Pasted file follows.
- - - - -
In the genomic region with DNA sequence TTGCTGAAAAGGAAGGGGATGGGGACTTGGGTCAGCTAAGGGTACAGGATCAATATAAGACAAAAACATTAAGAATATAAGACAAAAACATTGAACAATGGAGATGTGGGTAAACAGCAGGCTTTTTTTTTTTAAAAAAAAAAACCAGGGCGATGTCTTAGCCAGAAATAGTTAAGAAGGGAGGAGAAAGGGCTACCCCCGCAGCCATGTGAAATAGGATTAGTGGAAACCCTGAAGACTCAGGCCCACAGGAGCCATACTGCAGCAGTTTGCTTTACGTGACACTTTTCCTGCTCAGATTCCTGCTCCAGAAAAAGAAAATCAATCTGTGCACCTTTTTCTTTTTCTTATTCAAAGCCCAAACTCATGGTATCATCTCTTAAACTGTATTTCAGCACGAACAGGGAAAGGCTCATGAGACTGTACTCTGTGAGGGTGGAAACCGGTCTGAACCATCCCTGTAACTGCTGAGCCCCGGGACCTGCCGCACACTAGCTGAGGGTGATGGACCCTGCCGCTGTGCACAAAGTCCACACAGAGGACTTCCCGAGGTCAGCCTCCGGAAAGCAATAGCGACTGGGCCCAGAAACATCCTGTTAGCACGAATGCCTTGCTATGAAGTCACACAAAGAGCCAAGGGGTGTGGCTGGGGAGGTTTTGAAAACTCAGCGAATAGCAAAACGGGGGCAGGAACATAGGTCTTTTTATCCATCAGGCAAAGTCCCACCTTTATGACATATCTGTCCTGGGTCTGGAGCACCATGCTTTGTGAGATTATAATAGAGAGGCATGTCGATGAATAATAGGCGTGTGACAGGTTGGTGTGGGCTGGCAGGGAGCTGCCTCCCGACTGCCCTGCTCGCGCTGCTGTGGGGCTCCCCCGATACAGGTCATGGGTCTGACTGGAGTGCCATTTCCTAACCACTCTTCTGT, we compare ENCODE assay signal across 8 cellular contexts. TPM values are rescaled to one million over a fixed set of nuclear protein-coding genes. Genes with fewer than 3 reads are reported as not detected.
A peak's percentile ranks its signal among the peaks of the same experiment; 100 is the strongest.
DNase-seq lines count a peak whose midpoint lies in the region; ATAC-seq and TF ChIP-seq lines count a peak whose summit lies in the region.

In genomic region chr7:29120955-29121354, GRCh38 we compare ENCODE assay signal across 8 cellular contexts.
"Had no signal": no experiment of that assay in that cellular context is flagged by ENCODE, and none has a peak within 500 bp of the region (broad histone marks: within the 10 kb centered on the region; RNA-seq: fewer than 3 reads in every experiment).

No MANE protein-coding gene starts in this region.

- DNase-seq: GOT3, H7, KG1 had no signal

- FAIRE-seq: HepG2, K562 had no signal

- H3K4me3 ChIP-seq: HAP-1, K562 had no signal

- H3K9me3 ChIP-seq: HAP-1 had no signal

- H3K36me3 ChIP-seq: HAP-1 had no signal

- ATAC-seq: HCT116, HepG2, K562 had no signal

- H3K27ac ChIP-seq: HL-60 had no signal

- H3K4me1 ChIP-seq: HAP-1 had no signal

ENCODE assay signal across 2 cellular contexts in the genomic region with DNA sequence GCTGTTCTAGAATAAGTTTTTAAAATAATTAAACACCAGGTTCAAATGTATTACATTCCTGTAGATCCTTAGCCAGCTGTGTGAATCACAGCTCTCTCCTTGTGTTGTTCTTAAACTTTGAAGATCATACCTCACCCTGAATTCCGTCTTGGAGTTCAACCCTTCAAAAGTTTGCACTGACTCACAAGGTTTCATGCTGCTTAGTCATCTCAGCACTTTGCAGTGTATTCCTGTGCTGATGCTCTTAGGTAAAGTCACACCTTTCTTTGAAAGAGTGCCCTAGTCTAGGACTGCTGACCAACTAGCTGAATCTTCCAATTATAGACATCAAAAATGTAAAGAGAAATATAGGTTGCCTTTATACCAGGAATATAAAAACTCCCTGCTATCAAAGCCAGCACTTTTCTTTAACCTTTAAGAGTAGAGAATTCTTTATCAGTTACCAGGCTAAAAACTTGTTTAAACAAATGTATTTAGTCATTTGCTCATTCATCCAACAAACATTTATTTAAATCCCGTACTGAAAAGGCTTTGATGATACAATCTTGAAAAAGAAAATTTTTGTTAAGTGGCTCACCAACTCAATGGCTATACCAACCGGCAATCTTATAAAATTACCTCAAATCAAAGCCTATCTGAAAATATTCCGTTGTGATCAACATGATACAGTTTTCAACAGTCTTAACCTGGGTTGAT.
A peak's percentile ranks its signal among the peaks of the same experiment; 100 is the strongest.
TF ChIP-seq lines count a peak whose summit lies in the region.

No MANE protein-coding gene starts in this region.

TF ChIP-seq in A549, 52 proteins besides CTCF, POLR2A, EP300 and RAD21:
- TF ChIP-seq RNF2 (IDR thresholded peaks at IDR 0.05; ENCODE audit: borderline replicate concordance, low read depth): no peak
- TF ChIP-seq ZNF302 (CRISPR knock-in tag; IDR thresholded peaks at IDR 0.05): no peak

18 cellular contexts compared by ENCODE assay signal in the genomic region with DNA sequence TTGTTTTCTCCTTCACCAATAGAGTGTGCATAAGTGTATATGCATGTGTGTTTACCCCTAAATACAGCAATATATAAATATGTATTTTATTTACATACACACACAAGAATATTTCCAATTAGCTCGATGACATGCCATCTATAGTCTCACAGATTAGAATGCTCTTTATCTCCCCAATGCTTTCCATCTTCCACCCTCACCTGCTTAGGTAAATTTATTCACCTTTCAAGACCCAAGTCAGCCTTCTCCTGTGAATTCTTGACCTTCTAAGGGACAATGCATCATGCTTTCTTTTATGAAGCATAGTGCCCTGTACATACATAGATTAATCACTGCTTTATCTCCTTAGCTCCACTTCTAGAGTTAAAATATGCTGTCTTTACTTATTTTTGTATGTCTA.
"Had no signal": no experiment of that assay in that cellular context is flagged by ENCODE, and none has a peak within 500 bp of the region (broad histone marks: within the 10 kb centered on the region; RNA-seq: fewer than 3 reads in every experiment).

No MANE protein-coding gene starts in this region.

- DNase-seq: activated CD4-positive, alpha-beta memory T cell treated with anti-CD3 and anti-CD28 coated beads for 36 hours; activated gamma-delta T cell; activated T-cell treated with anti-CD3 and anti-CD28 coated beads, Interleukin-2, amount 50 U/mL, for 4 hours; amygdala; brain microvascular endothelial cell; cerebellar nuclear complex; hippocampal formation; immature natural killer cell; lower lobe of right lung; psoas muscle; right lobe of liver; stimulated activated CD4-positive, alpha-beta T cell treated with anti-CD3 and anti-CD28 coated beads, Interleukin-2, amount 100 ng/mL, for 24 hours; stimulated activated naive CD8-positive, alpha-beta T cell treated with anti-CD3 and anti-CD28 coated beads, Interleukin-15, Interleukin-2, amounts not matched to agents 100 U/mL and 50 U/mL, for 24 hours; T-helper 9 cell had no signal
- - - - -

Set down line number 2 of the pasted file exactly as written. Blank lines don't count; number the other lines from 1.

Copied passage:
A peak's percentile ranks its signal among the peaks of the same experiment; 100 is the strongest.